Solar power needs stronger Govt support

By Ben Chapman-Smith

Solar power systems are cheaper than ever to install and the Government needs to champion their take-up, says SEANZ. Photo / Thinkstock
Solar power systems are cheaper than ever to install and the Government needs to champion their take-up, says SEANZ. Photo / Thinkstock

With the cost of solar panels dropping and the cost of electricity rising, the Government needs to start seriously supporting the installation of home solar power systems, says the head of a sustainable energy body.

Households are currently facing increased winter heating costs and it is time something was done to reduce the burden, said Brendan Winitana, chairman of the Sustainable Electricity Association of New Zealand (SEANZ).
Winitana said the price of solar power systems has dropped by 50 per cent in the past 18 months, making it an affordable way of generating electricity.

SEANZ wants the Government to take a leadership role on championing solar and is calling for cross sector discussions to make its distributed generation vision a reality.

"The discussion needs to be picked up to a level where solar photo voltaic can be somehow be included in the mix," Winitana said.

"Local bodies are already leading the way with support for the installation of solar hot water and solar electricity systems. That's an example that central Government could follow."

Harnessing the sun's free energy will reduce the overall cost of power to the home and also generate additional electricity that can be fed back into the grid, Winitana said.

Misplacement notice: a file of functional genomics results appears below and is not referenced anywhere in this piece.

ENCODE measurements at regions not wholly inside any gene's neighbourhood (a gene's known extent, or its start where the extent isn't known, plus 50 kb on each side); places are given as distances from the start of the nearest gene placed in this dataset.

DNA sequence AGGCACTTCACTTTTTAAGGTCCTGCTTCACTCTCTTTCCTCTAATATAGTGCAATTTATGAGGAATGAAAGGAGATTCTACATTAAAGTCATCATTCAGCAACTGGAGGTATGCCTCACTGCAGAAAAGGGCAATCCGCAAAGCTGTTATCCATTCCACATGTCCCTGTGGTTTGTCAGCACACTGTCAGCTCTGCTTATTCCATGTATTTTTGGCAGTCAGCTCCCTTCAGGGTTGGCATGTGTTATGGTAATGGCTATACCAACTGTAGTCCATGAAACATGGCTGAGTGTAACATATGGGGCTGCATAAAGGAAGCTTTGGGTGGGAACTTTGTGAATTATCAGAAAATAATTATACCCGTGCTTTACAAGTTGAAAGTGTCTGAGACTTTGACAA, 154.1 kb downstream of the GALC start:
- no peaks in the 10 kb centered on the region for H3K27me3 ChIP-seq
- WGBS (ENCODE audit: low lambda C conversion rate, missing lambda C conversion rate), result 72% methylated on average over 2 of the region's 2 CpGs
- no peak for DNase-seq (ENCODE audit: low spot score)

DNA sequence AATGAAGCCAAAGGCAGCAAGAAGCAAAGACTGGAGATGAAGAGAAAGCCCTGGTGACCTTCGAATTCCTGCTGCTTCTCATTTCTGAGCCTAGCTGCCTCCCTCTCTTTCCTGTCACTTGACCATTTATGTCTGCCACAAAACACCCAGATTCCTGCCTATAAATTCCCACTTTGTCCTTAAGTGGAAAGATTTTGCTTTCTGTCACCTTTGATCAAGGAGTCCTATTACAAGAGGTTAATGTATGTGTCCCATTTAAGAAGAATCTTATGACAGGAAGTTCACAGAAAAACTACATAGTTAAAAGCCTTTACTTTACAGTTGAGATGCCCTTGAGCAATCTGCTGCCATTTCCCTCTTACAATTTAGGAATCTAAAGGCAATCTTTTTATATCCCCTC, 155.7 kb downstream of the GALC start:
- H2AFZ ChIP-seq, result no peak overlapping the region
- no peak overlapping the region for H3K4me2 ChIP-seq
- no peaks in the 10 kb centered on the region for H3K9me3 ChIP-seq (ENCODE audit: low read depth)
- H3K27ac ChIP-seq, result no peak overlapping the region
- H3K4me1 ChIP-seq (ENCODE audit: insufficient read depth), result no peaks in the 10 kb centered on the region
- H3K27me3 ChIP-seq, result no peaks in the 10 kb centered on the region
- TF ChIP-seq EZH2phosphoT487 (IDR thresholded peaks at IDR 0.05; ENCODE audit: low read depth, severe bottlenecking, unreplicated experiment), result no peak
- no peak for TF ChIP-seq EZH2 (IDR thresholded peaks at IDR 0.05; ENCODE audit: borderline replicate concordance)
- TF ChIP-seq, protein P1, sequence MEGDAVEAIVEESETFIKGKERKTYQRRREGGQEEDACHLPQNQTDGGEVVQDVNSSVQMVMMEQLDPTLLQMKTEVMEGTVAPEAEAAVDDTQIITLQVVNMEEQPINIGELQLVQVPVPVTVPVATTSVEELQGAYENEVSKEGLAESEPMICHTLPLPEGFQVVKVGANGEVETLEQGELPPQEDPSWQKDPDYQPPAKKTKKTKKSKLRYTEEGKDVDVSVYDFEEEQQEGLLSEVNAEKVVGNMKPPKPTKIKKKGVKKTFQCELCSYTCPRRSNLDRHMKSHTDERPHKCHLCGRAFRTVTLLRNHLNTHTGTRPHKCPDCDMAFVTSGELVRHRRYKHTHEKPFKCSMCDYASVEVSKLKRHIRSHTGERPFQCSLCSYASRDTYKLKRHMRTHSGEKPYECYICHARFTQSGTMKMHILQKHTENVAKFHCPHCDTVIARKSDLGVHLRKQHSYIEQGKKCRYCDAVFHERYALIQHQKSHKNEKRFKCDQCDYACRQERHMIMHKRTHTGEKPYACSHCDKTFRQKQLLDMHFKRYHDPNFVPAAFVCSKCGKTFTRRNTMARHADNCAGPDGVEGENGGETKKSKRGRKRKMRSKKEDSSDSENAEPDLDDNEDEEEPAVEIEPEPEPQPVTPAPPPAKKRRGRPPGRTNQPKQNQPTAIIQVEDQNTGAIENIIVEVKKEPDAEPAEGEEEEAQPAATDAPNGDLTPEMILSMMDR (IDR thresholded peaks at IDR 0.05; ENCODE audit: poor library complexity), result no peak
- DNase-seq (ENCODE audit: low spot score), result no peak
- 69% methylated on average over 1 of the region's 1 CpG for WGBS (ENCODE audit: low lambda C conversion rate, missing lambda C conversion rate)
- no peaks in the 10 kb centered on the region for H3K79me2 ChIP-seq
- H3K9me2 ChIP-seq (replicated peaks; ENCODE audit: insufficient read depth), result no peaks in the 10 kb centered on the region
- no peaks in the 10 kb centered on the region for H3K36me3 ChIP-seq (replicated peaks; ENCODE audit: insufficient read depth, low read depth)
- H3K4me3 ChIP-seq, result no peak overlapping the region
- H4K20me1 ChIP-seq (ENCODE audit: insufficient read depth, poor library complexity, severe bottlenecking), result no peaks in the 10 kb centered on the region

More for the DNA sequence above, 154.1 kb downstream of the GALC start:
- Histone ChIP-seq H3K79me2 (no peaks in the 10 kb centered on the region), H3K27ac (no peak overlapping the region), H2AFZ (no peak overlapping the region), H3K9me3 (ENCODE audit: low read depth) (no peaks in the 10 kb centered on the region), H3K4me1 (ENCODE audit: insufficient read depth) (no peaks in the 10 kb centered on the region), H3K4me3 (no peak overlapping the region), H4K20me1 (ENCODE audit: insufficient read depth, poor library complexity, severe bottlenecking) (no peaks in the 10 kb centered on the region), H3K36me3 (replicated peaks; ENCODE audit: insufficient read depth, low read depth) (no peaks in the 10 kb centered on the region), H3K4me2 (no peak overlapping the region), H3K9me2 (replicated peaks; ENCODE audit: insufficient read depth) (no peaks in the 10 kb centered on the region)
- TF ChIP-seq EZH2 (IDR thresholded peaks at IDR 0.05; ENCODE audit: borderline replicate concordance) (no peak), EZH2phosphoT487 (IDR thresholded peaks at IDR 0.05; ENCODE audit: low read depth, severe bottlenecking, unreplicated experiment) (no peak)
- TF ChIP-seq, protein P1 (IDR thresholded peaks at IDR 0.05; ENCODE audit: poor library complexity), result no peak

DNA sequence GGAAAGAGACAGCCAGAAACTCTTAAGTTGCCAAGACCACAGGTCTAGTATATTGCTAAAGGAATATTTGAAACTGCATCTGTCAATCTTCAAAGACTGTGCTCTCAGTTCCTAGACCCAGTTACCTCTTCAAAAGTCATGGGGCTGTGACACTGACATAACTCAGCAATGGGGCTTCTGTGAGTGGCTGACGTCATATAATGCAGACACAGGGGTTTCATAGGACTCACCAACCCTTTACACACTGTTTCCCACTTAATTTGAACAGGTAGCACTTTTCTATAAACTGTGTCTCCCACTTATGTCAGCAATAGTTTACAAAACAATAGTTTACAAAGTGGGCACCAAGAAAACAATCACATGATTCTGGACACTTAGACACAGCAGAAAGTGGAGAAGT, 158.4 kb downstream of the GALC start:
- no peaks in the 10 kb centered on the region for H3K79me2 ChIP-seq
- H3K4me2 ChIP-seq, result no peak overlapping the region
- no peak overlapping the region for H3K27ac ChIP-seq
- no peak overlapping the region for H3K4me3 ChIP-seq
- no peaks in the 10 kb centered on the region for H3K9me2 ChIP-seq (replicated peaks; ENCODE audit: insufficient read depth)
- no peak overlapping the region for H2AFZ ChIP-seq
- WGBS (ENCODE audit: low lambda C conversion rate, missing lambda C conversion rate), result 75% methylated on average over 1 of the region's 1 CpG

According to an annual survey of SEANZ members, 400 solar power systems were installed in homes last year, compared to 180 the year before.

Winitana said just under 200 of these homes were on-grid, meaning owners can sell back surplus power to either of two power companies, Meridian or Contact.

New Zealand's energy strategy 2011-21, which sets out the Government's direction for the energy sector, has a commitment to New Zealand being 90% reliant on renewable energy sources for electricity by 2025.

Energy Efficiency and Conservation Authority (EECA) chief executive Mike Underhill said the cheapest source of electricity generation for New Zealand is large scale renewables like wind and geothermal.

"There's plenty available - already around 3000 megawatts of renewable energy projects have been consented, enough for around 15 years of growth, and much more under investigation," he said.

"New Zealand is lucky that government subsidies are not required to ensure that renewable energy is the main source of future electricity generation."

But Winitana said the energy strategy was too heavily dependent on centralised forms of energy generation, such as hydro, which can mean electricity is generated at one end of the country but used at the other.

The costs of developing and maintaining infrastructure to carry that power around the country are passed onto the consumer in their electricity bills, he said.

"What we are calling for is a better mix between centralised generation and distributed generation, Winitana said.

Distributed generation involves generating electricity close to its point of use.

Underhill said as the price of domestic-scale solar PV comes down in price, some households will consider investing in it.

"That's something that will be determined by market economics, and people's individual preferences."

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